In our opinion the TTS Options offered by Amazon Polly are the easiest to use. Polly provides a TTS engine with a web-based console as part of the standard Amazon Web Services (AWS) offering. Like Google and Microsoft, the Text to Speech is related to their voice-enabled assistant, in this case Alexa. Most of the capabilities of Alexa are available in the Polly application, but not all. It’s also important to consider that Alexa has an entire programmatic arena that has no relation to TTS, so while part of the improvements are shown it’s not the same. Like most US-based companies, English has the most features.
- Ease of use: This really is the easiest TTS engine to use out of the 3. Polly allows you to login with an AWS account, select the Polly application, and begin. It is also the only vendor that has an integrated Text-to-Speech interface. [figure 1]. The interface allows you to pick a language, type of voice, and download it. From a simple “I don’t need to modify anything” approach, this is perfect. Unfortunately, not all languages/TTS tasks are that straightforward.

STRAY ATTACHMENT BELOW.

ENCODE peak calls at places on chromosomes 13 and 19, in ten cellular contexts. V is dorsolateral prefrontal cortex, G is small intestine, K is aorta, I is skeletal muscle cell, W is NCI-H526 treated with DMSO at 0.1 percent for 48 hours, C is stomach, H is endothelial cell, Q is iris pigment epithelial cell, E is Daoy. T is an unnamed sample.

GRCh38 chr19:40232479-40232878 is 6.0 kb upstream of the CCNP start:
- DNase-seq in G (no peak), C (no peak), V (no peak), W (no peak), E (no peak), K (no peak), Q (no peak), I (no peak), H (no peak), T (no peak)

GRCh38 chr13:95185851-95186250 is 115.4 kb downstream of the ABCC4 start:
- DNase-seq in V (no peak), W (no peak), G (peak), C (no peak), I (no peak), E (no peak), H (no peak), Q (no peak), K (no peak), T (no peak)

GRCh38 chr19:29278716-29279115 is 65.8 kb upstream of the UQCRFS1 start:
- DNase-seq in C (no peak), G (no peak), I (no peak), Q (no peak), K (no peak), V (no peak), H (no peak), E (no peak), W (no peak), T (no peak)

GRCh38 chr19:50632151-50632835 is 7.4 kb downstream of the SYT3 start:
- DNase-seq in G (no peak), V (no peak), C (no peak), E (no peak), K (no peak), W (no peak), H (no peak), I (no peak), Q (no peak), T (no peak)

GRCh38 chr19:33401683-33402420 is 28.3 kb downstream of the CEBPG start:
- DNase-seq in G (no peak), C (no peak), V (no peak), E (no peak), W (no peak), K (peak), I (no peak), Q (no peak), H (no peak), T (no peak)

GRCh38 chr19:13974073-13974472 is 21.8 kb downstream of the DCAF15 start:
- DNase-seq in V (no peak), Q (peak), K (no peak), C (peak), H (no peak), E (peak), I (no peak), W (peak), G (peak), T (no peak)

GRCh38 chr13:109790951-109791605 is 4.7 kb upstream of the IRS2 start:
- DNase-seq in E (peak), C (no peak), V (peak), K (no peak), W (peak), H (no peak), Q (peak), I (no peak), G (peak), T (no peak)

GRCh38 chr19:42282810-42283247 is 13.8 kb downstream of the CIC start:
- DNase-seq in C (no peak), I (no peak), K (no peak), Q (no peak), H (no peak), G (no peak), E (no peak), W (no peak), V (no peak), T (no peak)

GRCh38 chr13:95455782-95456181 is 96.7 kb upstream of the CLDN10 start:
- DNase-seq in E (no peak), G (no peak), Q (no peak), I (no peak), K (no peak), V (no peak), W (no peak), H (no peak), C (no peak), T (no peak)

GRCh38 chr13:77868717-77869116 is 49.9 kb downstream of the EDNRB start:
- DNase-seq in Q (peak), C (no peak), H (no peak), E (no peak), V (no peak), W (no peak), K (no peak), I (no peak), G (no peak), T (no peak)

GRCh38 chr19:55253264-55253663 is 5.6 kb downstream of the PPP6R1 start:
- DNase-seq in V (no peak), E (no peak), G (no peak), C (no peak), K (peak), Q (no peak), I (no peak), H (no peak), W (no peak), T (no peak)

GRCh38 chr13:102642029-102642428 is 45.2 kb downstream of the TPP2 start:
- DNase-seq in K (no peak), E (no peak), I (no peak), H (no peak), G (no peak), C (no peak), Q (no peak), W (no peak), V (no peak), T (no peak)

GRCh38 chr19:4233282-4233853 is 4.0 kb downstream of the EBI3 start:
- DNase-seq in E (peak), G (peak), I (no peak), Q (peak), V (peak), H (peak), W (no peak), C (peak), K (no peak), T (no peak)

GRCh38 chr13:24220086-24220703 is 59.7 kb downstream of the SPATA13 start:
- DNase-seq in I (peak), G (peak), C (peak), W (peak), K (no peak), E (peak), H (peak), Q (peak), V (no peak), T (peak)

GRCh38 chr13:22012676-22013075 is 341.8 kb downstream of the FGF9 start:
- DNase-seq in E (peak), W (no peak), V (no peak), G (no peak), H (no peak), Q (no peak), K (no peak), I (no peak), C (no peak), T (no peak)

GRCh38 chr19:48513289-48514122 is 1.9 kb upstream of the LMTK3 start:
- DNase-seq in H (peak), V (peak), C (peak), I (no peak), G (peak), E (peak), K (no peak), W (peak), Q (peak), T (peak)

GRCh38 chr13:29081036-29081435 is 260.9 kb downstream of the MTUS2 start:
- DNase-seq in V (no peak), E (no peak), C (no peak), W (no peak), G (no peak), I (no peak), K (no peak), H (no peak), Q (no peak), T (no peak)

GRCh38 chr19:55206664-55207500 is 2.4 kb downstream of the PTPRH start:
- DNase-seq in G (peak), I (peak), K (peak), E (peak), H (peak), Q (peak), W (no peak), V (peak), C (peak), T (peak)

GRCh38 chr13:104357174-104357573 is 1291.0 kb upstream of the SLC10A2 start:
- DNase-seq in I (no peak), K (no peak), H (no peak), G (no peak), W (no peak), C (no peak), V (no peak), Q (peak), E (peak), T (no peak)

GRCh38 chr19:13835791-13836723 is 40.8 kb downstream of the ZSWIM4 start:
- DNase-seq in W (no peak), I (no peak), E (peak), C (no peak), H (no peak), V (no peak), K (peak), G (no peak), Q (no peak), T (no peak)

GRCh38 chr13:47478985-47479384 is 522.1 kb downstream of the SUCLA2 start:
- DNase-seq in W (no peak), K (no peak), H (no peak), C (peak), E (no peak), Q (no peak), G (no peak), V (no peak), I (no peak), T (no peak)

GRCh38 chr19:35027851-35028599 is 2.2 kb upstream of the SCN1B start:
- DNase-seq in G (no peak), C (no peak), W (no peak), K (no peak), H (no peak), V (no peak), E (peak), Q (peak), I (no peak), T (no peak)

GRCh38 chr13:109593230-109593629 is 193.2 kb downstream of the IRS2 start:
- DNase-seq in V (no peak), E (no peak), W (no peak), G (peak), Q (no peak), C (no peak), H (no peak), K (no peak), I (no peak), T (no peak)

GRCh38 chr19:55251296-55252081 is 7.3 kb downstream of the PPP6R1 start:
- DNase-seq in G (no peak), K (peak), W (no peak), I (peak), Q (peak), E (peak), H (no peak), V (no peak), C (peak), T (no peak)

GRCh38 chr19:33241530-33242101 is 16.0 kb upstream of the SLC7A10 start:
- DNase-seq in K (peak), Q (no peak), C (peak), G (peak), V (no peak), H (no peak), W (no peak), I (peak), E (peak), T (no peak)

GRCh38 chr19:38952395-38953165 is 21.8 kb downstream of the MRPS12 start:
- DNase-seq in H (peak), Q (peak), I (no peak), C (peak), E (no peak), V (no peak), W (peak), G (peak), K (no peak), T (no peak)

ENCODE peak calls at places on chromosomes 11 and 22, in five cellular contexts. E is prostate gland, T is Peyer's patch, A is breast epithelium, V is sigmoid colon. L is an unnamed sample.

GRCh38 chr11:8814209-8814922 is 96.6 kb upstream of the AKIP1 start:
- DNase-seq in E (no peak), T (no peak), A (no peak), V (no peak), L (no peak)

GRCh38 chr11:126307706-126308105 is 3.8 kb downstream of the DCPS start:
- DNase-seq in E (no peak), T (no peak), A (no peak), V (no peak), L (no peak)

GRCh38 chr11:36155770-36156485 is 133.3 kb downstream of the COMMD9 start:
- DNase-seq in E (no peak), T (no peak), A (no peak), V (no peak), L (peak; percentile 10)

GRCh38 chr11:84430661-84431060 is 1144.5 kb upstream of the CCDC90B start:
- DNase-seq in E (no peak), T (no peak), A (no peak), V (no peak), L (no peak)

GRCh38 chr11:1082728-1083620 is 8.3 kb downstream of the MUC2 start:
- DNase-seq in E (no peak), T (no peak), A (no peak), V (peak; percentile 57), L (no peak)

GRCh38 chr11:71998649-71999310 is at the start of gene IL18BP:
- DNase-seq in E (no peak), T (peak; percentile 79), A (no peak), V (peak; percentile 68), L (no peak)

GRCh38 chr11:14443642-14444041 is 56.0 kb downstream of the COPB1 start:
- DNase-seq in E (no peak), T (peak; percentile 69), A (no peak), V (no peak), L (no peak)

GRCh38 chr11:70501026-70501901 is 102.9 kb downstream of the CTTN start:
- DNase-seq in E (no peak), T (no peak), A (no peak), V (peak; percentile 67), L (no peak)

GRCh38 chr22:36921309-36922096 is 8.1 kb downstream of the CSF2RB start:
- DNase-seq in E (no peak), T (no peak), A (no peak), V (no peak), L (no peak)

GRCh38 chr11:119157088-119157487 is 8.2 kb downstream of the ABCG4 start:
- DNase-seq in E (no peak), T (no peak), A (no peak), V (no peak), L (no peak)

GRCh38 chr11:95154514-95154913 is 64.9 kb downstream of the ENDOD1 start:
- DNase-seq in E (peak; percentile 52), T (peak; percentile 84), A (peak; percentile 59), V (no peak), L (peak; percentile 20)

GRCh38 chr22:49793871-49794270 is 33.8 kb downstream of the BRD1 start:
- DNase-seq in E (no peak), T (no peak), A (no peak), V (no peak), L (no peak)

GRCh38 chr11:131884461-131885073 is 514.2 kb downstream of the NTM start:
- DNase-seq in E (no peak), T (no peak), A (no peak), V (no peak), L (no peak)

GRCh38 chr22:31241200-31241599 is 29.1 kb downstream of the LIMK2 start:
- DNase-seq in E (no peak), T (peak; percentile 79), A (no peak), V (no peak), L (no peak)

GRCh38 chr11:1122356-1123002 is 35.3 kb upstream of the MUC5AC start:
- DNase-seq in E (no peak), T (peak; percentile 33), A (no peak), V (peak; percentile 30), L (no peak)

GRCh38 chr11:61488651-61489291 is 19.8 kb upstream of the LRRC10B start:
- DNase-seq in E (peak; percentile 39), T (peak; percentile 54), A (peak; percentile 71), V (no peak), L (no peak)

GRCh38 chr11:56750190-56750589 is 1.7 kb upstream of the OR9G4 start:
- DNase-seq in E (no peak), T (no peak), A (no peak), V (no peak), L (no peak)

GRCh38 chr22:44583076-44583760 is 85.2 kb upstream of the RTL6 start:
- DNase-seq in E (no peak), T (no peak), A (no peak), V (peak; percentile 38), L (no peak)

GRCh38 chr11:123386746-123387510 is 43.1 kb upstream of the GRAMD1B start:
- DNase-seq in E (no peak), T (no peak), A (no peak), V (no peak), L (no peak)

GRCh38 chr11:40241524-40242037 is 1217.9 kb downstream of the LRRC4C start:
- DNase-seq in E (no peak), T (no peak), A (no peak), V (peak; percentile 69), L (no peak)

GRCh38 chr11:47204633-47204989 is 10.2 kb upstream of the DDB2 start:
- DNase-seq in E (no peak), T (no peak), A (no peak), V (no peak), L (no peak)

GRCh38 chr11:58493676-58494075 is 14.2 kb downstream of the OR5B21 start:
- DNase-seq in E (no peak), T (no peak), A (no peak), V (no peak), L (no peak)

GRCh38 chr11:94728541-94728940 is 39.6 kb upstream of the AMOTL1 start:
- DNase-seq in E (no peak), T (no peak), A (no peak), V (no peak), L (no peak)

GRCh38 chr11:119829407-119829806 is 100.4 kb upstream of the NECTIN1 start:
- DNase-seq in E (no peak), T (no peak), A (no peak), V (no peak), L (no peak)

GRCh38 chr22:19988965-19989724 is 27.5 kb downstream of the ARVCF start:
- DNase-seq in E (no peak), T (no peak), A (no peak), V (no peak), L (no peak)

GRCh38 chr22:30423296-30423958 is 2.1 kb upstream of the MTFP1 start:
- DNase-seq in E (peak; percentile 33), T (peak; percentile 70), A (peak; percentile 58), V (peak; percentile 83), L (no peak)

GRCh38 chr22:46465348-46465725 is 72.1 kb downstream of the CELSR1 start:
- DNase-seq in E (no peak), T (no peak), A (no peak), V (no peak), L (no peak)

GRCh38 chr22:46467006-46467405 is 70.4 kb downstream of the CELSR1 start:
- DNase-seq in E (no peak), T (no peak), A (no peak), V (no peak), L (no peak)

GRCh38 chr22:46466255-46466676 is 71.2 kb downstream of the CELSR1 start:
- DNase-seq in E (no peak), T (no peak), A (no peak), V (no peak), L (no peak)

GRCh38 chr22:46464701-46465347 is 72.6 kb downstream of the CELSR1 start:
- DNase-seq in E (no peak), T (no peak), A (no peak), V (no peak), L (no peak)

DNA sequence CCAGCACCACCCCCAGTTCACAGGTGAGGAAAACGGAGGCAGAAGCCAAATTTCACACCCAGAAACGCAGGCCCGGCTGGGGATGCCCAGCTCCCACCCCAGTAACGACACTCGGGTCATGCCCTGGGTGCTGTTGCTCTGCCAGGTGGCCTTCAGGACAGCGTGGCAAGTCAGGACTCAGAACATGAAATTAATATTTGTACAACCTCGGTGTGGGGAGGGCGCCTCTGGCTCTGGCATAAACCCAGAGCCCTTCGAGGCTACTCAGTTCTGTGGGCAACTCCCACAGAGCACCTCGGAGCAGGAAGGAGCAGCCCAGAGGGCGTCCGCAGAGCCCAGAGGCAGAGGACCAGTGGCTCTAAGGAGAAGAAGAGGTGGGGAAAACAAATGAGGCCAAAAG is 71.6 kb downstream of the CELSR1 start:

The SSML tab allows for special markup to be added. However, once you are doing that type of markup, you have to do more than just Copy/Paste. The interface is really the main differentiator between two different approaches we see in TTS. The consumer approach, where you can just paste your text and go; and the more labor intensive method that requires you to examine if things are actually being produced properly.
2. Coverage: Amazon Polly provides a variety of different voices in multiple languages for synthesizing speech from text. As of the time of this writing, Polly currently has 93 voices in 29 languages. Here is a list of voices in Amazon Polly; with a link to the technical documentation on their supported vocabularies.
3. Amazon’s Special Add-ons: Amazon Polly provides a relatively recent set of additions:
- Neural “news reader” style for English and US Spanish that gives the voice a more natural sounding cadence/rhythm. A new “conversational” format was also recently added just for English.